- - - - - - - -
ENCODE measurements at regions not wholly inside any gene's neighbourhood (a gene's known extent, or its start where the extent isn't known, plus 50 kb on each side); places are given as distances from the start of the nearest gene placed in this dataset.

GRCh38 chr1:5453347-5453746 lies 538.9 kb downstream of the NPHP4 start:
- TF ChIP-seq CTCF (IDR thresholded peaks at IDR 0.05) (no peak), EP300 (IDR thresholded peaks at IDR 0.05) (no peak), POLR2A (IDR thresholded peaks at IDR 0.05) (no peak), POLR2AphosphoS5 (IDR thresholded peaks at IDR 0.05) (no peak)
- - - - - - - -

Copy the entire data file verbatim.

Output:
ENCODE measurements at regions not wholly inside any gene's neighbourhood (a gene's known extent, or its start where the extent isn't known, plus 50 kb on each side); places are given as distances from the start of the nearest gene placed in this dataset.

GRCh38 chr1:5453347-5453746 lies 538.9 kb downstream of the NPHP4 start:
- TF ChIP-seq CTCF (IDR thresholded peaks at IDR 0.05) (no peak), EP300 (IDR thresholded peaks at IDR 0.05) (no peak), POLR2A (IDR thresholded peaks at IDR 0.05) (no peak), POLR2AphosphoS5 (IDR thresholded peaks at IDR 0.05) (no peak)